Thursday, August 26, 2010

Losing the Fear of Ghosts

I feel ghostly unreal until I become somebody else again on the screen.~ Peter Sellers

We're taught in schools of psychology, medicine, and ministry that empathy entails using elements from our own lives to enable us to identify with persons in distress. If Sellers had been talking about losing himself in a character, I could try relate by recalling the months my life that revolved around writing and editing a book with a best friend. When I wasn't doing either one, I thought, and sometimes dreamed, about them.

But that isn't what he said. He described his life off-screen as ghost-like in comparison to how he felt inhabiting a character. He didn't call it "fictitious," but I wonder if that doesn't apply. It's as though he was saying, I am what has been written and I speak when given words. Not mine, but those of another, and I utter them with passion, humor, and persuasion. Still, I have none of my own, for spirits speak not.

I don't think this represents the typical actor's experience, though not being one, I can only rely on what I've seen and been told by those who are. Nevertheless, most regard the roles they play as interludes of fantasy punctuated by a return to real life. For Sellers, it was the other way around. There was a substance lacking in "Peter Sellers" that he found more readily in Inspector Clouseau or Dr. Strangelove.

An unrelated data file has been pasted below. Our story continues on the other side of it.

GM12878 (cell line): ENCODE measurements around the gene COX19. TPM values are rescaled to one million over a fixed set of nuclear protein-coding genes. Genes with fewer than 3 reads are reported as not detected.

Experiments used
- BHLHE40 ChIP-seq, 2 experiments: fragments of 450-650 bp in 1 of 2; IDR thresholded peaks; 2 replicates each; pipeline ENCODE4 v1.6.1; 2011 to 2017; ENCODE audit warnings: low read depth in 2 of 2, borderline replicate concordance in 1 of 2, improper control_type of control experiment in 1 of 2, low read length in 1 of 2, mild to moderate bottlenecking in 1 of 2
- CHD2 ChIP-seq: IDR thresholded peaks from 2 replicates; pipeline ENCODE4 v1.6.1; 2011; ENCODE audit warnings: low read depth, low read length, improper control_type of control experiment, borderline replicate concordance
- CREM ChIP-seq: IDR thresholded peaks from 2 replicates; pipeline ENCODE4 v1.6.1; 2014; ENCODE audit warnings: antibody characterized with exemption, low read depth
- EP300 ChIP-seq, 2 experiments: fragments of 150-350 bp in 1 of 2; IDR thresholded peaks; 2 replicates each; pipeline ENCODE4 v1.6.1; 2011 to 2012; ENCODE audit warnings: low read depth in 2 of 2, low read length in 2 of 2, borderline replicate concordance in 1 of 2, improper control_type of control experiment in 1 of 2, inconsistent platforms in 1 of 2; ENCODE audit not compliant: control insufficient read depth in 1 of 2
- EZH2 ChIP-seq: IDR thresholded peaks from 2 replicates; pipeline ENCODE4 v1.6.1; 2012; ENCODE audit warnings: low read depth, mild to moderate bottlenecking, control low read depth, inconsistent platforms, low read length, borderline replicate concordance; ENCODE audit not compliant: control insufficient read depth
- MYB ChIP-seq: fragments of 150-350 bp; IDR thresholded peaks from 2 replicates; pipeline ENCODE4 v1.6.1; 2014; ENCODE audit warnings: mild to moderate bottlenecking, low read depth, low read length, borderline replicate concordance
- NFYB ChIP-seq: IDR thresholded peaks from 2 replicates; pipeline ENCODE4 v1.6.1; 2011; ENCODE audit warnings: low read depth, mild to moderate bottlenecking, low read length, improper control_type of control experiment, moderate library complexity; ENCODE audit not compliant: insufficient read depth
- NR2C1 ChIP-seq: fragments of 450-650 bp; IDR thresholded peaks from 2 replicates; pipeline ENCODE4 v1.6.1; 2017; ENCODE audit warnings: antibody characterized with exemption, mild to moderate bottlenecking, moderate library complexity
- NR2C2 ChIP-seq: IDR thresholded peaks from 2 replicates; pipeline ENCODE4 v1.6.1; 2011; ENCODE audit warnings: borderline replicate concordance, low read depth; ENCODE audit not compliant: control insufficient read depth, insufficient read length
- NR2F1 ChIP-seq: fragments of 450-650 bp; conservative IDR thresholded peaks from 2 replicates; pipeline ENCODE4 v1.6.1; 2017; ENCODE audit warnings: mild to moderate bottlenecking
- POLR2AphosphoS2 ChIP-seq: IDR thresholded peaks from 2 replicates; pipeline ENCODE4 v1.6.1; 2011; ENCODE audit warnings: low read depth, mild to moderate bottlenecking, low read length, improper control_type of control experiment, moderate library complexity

I'm not trying to psychoanalyze the man because, for one thing, he's not around to defend himself. But what he said about himself reminds me of what I've observed in narcissistic persons who are between partners. They're less solid, for want of a better term, and certainly less self-assured then when they have a consistent source of admiration. In the absence of someone to mirror or reflect the image of a self -- any self at all -- back to them, they seem anemic, kind of like a vampire on a diet of iron-poor blood.

I think this helps explain why we see a lot of depression, especially in older narcissists who've failed to establish meaningful and long-term relationships. If there's little or no genuine "person-ness" present, it stands to reason that interpersonal dry spells are going to feel rather bleak. It also helps explain why partners often do better when these relationships dissolve. Since they actually possess the resources narcissists value but cannot provide for themselves, partners can function independently; they don't need the affirmation provided by constant mirroring to be real. Perhaps, that's what Sellers was driving at. When filming was over and the cast had gone home, there was no one left to remind him who he was.
(Collective Commons image of "Ghosts of Lake Hume 2" by heritagefutures via Flickr)
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